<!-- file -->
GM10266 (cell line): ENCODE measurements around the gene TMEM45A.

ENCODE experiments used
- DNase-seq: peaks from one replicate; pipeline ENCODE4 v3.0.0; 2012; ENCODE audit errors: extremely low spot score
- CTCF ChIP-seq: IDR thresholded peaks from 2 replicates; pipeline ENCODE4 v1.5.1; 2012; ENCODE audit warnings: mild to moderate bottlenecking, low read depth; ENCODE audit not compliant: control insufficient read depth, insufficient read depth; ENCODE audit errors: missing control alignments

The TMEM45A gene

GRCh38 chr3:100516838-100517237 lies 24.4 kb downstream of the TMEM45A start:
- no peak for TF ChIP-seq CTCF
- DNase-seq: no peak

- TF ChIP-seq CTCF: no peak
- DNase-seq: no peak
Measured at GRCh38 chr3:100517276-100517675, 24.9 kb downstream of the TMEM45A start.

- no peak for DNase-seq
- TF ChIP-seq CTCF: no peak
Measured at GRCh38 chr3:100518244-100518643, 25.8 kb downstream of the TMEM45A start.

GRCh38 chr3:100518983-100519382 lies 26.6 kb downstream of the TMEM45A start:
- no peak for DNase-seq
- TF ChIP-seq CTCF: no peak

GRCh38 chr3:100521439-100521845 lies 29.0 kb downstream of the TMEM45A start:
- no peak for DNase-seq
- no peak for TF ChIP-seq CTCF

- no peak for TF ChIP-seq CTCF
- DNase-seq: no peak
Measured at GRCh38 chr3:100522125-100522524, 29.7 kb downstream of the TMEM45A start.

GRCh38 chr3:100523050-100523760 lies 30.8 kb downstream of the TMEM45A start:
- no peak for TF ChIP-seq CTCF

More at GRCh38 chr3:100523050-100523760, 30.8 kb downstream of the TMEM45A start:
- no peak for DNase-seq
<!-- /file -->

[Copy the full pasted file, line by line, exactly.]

GM10266 (cell line): ENCODE measurements around the gene TMEM45A.

ENCODE experiments used
- DNase-seq: peaks from one replicate; pipeline ENCODE4 v3.0.0; 2012; ENCODE audit errors: extremely low spot score
- CTCF ChIP-seq: IDR thresholded peaks from 2 replicates; pipeline ENCODE4 v1.5.1; 2012; ENCODE audit warnings: mild to moderate bottlenecking, low read depth; ENCODE audit not compliant: control insufficient read depth, insufficient read depth; ENCODE audit errors: missing control alignments

The TMEM45A gene

GRCh38 chr3:100516838-100517237 lies 24.4 kb downstream of the TMEM45A start:
- no peak for TF ChIP-seq CTCF
- DNase-seq: no peak

- TF ChIP-seq CTCF: no peak
- DNase-seq: no peak
Measured at GRCh38 chr3:100517276-100517675, 24.9 kb downstream of the TMEM45A start.

- no peak for DNase-seq
- TF ChIP-seq CTCF: no peak
Measured at GRCh38 chr3:100518244-100518643, 25.8 kb downstream of the TMEM45A start.

GRCh38 chr3:100518983-100519382 lies 26.6 kb downstream of the TMEM45A start:
- no peak for DNase-seq
- TF ChIP-seq CTCF: no peak

GRCh38 chr3:100521439-100521845 lies 29.0 kb downstream of the TMEM45A start:
- no peak for DNase-seq
- no peak for TF ChIP-seq CTCF

- no peak for TF ChIP-seq CTCF
- DNase-seq: no peak
Measured at GRCh38 chr3:100522125-100522524, 29.7 kb downstream of the TMEM45A start.

GRCh38 chr3:100523050-100523760 lies 30.8 kb downstream of the TMEM45A start:
- no peak for TF ChIP-seq CTCF

More at GRCh38 chr3:100523050-100523760, 30.8 kb downstream of the TMEM45A start:
- no peak for DNase-seq